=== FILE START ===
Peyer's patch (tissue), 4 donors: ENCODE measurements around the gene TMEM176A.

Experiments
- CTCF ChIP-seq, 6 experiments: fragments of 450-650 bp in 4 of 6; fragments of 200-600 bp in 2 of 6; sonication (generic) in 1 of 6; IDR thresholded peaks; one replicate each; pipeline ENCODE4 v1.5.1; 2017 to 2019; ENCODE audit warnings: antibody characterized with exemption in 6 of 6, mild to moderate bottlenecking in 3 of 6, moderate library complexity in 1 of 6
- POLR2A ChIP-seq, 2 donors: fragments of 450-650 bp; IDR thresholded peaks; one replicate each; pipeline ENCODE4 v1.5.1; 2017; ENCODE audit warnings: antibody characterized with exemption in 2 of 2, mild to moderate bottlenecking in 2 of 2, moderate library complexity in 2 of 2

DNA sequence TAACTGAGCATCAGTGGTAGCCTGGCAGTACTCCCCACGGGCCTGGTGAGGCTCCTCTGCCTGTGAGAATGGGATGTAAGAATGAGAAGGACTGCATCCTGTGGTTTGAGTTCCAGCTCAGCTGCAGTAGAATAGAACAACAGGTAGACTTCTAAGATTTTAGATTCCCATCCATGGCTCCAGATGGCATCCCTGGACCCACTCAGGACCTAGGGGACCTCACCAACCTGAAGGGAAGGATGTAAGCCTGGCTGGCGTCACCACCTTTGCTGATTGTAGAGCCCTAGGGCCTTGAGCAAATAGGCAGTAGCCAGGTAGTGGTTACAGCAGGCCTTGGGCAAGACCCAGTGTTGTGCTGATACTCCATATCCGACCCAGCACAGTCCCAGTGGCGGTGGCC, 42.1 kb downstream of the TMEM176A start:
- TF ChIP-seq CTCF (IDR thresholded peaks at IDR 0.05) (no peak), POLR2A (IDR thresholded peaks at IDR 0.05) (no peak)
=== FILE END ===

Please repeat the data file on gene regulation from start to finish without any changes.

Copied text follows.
Peyer's patch (tissue), 4 donors: ENCODE measurements around the gene TMEM176A.

Experiments
- CTCF ChIP-seq, 6 experiments: fragments of 450-650 bp in 4 of 6; fragments of 200-600 bp in 2 of 6; sonication (generic) in 1 of 6; IDR thresholded peaks; one replicate each; pipeline ENCODE4 v1.5.1; 2017 to 2019; ENCODE audit warnings: antibody characterized with exemption in 6 of 6, mild to moderate bottlenecking in 3 of 6, moderate library complexity in 1 of 6
- POLR2A ChIP-seq, 2 donors: fragments of 450-650 bp; IDR thresholded peaks; one replicate each; pipeline ENCODE4 v1.5.1; 2017; ENCODE audit warnings: antibody characterized with exemption in 2 of 2, mild to moderate bottlenecking in 2 of 2, moderate library complexity in 2 of 2

DNA sequence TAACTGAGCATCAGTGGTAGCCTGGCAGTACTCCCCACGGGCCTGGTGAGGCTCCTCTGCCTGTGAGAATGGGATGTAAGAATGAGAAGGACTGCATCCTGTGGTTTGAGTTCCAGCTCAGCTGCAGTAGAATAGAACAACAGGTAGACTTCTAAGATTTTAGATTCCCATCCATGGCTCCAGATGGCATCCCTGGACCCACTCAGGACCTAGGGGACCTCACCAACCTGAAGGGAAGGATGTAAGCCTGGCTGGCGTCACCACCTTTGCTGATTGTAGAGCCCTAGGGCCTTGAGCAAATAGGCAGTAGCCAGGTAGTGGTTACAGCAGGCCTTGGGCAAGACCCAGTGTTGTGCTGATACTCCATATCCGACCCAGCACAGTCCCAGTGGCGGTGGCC, 42.1 kb downstream of the TMEM176A start:
- TF ChIP-seq CTCF (IDR thresholded peaks at IDR 0.05) (no peak), POLR2A (IDR thresholded peaks at IDR 0.05) (no peak)